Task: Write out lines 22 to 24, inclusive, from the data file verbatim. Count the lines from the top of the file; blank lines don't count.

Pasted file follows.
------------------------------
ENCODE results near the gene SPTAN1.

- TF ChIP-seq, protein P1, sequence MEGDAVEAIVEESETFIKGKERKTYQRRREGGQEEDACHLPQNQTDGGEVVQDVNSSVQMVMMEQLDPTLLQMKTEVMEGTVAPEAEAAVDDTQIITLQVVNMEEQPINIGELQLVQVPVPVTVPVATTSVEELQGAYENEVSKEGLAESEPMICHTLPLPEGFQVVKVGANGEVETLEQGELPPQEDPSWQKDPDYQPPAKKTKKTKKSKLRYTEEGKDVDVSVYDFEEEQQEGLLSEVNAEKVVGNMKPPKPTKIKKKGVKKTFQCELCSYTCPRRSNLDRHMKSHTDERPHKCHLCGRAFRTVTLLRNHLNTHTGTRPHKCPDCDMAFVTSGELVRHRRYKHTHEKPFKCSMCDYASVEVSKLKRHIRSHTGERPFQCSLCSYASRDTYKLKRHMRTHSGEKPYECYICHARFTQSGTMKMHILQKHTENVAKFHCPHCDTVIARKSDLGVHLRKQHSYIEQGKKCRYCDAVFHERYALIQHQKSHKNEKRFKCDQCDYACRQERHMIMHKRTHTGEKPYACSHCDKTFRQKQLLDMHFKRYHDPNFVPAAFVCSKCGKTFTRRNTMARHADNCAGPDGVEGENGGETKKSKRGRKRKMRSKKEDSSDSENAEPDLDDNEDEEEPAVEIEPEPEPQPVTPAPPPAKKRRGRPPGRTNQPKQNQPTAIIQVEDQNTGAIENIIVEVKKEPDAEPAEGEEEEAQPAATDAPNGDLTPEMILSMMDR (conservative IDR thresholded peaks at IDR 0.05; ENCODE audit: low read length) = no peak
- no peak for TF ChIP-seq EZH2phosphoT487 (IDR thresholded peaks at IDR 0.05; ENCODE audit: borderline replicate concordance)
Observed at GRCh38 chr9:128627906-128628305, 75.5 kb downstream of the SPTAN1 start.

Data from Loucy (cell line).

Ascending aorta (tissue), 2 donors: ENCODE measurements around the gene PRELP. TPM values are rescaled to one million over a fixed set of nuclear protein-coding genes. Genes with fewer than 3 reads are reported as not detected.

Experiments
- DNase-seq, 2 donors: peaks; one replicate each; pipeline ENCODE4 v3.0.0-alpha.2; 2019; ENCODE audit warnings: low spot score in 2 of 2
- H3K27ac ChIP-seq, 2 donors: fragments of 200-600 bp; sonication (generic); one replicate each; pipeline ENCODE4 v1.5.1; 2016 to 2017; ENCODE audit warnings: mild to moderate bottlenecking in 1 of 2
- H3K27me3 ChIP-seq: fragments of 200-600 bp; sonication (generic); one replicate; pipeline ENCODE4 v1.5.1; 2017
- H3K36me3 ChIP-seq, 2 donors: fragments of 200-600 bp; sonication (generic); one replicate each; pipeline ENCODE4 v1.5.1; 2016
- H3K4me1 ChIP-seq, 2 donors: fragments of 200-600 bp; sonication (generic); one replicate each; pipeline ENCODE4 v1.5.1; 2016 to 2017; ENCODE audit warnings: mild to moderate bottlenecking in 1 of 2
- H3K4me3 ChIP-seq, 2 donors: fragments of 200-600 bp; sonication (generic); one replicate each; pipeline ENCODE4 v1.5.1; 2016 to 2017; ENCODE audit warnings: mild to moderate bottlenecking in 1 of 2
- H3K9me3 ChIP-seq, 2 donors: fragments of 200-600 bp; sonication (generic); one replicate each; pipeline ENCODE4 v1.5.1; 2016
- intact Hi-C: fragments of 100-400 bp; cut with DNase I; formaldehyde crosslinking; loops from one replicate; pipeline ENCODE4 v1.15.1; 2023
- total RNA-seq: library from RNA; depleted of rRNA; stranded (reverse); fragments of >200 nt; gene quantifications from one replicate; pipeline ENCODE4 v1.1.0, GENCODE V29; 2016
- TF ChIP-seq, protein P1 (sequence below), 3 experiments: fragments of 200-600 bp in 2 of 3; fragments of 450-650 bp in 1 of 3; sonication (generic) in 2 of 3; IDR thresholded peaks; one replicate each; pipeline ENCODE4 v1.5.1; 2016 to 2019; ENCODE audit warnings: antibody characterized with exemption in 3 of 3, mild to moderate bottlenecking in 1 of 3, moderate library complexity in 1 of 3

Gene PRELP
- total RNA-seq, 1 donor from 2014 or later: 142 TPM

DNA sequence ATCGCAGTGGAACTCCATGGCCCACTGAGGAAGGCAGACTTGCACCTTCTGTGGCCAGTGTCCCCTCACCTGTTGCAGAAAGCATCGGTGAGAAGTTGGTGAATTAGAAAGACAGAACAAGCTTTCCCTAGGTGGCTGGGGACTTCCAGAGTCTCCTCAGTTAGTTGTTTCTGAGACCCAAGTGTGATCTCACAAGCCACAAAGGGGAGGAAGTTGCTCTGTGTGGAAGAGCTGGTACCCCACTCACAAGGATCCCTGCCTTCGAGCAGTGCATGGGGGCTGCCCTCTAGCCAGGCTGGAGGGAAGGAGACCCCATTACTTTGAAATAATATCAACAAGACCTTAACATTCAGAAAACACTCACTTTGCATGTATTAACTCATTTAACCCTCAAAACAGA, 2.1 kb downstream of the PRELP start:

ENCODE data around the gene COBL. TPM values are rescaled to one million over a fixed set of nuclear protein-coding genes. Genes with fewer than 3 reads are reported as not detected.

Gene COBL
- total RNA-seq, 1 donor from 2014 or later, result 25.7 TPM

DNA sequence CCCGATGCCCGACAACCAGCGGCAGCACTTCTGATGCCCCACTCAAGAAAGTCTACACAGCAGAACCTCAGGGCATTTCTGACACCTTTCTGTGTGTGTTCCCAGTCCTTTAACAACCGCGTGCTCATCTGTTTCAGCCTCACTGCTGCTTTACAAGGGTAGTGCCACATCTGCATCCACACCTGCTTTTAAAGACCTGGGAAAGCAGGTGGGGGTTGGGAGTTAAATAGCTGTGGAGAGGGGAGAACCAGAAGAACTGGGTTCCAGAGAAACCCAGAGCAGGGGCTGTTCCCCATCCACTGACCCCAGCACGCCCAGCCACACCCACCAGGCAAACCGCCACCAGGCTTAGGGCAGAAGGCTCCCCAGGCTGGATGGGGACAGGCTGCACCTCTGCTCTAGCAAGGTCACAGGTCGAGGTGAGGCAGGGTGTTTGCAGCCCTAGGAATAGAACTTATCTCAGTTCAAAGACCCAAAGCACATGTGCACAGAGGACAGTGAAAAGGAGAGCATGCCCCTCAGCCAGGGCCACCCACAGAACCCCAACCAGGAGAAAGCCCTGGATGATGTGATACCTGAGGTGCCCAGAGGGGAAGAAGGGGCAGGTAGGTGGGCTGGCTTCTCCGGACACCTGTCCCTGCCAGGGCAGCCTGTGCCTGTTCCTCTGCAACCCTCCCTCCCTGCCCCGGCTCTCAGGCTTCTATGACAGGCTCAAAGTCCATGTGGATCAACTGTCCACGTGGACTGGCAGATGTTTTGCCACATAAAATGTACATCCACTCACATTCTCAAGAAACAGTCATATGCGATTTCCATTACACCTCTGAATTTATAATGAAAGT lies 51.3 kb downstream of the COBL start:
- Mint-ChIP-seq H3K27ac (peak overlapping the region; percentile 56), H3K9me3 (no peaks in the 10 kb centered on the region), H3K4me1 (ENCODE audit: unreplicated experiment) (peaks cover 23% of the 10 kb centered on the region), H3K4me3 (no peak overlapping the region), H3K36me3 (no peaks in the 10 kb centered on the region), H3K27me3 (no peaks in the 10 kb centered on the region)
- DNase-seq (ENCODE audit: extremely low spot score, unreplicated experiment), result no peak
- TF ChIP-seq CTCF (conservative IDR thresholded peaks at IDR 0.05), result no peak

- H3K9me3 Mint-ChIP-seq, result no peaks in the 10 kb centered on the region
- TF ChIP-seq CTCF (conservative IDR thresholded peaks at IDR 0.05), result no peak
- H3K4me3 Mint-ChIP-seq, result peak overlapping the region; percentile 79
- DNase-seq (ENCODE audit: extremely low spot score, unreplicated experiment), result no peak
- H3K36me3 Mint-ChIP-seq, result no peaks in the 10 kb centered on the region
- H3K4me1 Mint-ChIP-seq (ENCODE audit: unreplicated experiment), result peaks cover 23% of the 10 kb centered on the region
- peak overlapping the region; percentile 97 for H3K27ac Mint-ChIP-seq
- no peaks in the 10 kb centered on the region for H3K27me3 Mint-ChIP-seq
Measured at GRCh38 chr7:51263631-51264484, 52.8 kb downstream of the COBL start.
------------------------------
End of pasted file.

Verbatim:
Gene COBL
- total RNA-seq, 1 donor from 2014 or later, result 25.7 TPM

DNA sequence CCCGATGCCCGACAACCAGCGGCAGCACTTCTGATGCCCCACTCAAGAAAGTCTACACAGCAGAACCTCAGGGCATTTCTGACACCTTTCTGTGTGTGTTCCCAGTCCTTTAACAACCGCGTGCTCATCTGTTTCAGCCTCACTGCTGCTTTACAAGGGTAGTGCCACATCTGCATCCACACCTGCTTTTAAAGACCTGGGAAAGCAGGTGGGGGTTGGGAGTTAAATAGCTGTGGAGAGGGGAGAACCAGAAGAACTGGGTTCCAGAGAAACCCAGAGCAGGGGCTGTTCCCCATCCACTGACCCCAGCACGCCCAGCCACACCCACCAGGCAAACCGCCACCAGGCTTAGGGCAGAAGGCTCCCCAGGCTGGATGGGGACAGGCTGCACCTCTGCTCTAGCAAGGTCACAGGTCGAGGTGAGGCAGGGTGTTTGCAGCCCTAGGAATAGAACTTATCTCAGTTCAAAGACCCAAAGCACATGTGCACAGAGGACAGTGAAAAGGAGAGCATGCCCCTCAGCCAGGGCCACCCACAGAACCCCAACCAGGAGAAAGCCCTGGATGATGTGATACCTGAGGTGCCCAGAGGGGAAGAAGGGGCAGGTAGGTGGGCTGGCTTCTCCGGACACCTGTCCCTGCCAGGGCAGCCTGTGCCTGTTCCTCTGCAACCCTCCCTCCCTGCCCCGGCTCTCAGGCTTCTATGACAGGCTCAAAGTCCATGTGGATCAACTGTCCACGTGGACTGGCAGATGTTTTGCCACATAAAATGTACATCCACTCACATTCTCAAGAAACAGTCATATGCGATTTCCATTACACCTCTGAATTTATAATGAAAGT lies 51.3 kb downstream of the COBL start: